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tv   CNN Newsroom With Fredricka Whitfield  CNN  October 3, 2021 12:00pm-1:00pm PDT

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with the jay-z lyrics, allow me to reintroduce myself. some pats fans say there will be boos, others will be cheering for him over their own team. some held a parade for the greatest of all time marching goats through downtown boston yesterday. as fate would have it, brady will likely break another record tonight in foxborough. 80,000 plus passing yards in his 22 seasons and turns out he needs 68 to pass drew brees for the most in nfl history. what are the chances? how will fans react to brady. how will brady handle the moment? we've seen him get emotional many times over his career. one of the most highly anticipated regular season matchups in nfl history, fred, 8:20 eastern tonight. hello, everyone.
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thank you for being with me. we begin with breaking news out of southern california where a major oil spill offs the coast is being called a potential ecological disaster. we're waiting to hear from officials who are expecting to give us an update in the next hour or so. so the leak is about 3 miles off the coast of huntington beach and experts estimate as much as 126,000 gallons of post-production crude spilled out apparently from an offshore oil production site. the impacts to wildlife are already visible. oil has now started to wash ashore along with dead fish and birds coated in oil. we've got tom sater in the cnn weather center with more on what is already turning out to be a terrible disaster and with currents that you explained earlier the potential for more damage is great. >> it is. fredricka, we first heard about this when beachgoers and surfers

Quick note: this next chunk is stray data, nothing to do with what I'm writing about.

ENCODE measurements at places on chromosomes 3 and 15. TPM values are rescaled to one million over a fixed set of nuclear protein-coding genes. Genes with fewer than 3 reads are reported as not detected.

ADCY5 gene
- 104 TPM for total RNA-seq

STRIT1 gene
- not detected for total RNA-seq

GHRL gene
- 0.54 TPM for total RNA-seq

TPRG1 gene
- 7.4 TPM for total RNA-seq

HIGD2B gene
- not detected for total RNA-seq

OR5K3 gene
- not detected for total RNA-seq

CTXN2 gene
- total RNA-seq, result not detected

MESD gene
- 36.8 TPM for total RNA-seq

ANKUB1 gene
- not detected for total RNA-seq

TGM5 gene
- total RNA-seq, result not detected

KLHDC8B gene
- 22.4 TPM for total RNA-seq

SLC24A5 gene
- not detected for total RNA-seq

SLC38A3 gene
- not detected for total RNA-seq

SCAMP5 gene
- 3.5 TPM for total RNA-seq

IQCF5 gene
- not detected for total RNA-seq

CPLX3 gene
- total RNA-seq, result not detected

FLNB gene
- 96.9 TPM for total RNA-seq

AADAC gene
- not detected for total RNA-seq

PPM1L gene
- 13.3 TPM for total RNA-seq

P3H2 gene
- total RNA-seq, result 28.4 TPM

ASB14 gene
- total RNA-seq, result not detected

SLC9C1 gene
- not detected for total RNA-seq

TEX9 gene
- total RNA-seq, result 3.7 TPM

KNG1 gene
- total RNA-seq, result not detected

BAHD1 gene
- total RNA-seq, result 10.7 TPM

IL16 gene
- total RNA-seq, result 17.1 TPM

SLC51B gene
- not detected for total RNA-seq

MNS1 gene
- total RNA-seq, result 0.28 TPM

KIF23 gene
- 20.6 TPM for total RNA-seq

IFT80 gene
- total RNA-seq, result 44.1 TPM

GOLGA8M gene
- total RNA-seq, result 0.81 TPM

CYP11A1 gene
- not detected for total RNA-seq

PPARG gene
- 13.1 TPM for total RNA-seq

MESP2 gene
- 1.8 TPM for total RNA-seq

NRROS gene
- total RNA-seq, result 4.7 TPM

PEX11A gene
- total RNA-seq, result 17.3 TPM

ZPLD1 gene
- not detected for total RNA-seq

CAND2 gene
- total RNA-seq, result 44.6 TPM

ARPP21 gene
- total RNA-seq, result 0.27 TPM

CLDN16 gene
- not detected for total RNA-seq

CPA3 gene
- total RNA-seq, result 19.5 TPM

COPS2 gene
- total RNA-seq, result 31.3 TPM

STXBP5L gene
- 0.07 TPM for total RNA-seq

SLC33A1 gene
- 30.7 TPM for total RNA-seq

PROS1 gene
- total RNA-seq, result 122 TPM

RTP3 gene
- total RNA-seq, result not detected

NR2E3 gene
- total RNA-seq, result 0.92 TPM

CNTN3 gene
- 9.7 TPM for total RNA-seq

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were smelling gasoline fume. we hear right now it's overwhelming. the reason for that, this is not raw crude that we saw getting extracted in the bp oil spill. this is mainly a post-pro duck oil and gas, so a lot of chemicals are added to it and therefore the fumes will be oppressive to the nose but makes it less dense so the sheen was first notified or noticed about 9:00 a.m. on saturday morning from the u.s. coast guard. you can see we have long beach to the far north left-hand corner. laguna beach is just off the screen to the east. we have a platform out here, actually four platforms, in an area called the beta field. right now, e wlle does the post-production process. .6 miles off the shore. we believe the oil sheen is roughly 5.8 miles in length, somewhere between 3.5 to 5 miles
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off shore. it's not exactly around that platform. we actually jumped a little bit further. let me go back and show you where this is because this is important. there's an area called the beta field. the beta field is land that is owned by the u.s. department of the interior. it is then leased by these oil company. you will be able to see them here. sorry we got a little far head of ourselves. you will get an idea here. not sure we're coming back to the same graphic. there is a pipeline that runs directly towards shore from this platform. somewhere along the line we had ourselves a break, a breach. they told us that they actually have been able to patch it somewhat, although it was leaking throughout the night. the wor we had was in 1969. that was 3 million. in 1969 the oil spill was the worse in history until exxon valdez came up and then the become p oil spill. that plume of oil was 35 miles. there is a big difference here. you start to see here, i'm not